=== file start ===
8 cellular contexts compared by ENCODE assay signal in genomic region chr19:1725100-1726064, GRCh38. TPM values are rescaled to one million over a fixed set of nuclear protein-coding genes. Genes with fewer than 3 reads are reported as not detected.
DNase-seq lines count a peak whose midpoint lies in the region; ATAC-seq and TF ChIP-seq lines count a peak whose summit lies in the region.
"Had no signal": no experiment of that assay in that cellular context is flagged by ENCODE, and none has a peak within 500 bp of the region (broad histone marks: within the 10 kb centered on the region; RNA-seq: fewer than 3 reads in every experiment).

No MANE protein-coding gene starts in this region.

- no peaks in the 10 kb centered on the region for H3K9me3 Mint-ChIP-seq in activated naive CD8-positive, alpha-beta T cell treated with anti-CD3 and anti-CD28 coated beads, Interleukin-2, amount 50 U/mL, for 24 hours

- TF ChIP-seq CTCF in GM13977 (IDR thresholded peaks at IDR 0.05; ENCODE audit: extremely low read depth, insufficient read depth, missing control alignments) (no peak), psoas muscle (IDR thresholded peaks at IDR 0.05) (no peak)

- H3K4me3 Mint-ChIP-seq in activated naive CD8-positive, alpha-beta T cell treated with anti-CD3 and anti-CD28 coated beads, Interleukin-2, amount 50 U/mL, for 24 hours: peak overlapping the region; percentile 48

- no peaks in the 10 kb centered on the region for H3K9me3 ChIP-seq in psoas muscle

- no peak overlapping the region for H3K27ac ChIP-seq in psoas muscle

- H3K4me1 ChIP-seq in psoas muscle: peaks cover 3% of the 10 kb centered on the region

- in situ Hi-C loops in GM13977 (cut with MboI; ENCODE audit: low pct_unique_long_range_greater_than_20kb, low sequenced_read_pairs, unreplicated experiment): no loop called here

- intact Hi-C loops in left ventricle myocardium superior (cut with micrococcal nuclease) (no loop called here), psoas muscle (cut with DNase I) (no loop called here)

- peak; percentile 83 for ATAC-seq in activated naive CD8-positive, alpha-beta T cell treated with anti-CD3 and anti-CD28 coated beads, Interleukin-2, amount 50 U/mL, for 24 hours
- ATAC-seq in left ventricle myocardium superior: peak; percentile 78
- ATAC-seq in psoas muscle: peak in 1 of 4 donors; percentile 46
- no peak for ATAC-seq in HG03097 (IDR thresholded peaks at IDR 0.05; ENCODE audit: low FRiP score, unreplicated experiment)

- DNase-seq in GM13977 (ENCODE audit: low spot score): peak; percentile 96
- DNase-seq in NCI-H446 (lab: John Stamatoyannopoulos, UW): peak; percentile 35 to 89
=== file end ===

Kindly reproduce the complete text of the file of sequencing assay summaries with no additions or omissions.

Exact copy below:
8 cellular contexts compared by ENCODE assay signal in genomic region chr19:1725100-1726064, GRCh38. TPM values are rescaled to one million over a fixed set of nuclear protein-coding genes. Genes with fewer than 3 reads are reported as not detected.
DNase-seq lines count a peak whose midpoint lies in the region; ATAC-seq and TF ChIP-seq lines count a peak whose summit lies in the region.
"Had no signal": no experiment of that assay in that cellular context is flagged by ENCODE, and none has a peak within 500 bp of the region (broad histone marks: within the 10 kb centered on the region; RNA-seq: fewer than 3 reads in every experiment).

No MANE protein-coding gene starts in this region.

- no peaks in the 10 kb centered on the region for H3K9me3 Mint-ChIP-seq in activated naive CD8-positive, alpha-beta T cell treated with anti-CD3 and anti-CD28 coated beads, Interleukin-2, amount 50 U/mL, for 24 hours

- TF ChIP-seq CTCF in GM13977 (IDR thresholded peaks at IDR 0.05; ENCODE audit: extremely low read depth, insufficient read depth, missing control alignments) (no peak), psoas muscle (IDR thresholded peaks at IDR 0.05) (no peak)

- H3K4me3 Mint-ChIP-seq in activated naive CD8-positive, alpha-beta T cell treated with anti-CD3 and anti-CD28 coated beads, Interleukin-2, amount 50 U/mL, for 24 hours: peak overlapping the region; percentile 48

- no peaks in the 10 kb centered on the region for H3K9me3 ChIP-seq in psoas muscle

- no peak overlapping the region for H3K27ac ChIP-seq in psoas muscle

- H3K4me1 ChIP-seq in psoas muscle: peaks cover 3% of the 10 kb centered on the region

- in situ Hi-C loops in GM13977 (cut with MboI; ENCODE audit: low pct_unique_long_range_greater_than_20kb, low sequenced_read_pairs, unreplicated experiment): no loop called here

- intact Hi-C loops in left ventricle myocardium superior (cut with micrococcal nuclease) (no loop called here), psoas muscle (cut with DNase I) (no loop called here)

- peak; percentile 83 for ATAC-seq in activated naive CD8-positive, alpha-beta T cell treated with anti-CD3 and anti-CD28 coated beads, Interleukin-2, amount 50 U/mL, for 24 hours
- ATAC-seq in left ventricle myocardium superior: peak; percentile 78
- ATAC-seq in psoas muscle: peak in 1 of 4 donors; percentile 46
- no peak for ATAC-seq in HG03097 (IDR thresholded peaks at IDR 0.05; ENCODE audit: low FRiP score, unreplicated experiment)

- DNase-seq in GM13977 (ENCODE audit: low spot score): peak; percentile 96
- DNase-seq in NCI-H446 (lab: John Stamatoyannopoulos, UW): peak; percentile 35 to 89